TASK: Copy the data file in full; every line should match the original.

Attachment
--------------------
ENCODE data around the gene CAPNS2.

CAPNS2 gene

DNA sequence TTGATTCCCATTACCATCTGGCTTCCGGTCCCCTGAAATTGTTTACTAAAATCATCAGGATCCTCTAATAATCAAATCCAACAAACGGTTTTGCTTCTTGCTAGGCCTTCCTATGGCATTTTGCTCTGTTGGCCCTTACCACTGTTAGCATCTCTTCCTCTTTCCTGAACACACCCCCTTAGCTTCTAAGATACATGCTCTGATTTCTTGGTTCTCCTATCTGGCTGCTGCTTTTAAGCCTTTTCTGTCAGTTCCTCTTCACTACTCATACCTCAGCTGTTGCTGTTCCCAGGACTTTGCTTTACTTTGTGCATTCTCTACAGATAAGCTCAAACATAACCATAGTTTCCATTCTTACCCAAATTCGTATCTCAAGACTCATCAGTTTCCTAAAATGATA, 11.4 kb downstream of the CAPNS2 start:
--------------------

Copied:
ENCODE data around the gene CAPNS2.

CAPNS2 gene

DNA sequence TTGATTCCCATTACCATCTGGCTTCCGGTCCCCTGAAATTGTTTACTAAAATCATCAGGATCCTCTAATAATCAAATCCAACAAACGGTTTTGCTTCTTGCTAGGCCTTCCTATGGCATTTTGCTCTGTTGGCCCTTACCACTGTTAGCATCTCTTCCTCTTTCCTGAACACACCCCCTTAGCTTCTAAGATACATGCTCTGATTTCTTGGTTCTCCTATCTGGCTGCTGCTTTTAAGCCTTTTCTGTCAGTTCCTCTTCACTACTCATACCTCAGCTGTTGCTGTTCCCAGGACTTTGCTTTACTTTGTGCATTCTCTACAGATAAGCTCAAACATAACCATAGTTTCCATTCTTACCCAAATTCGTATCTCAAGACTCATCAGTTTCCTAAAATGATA, 11.4 kb downstream of the CAPNS2 start: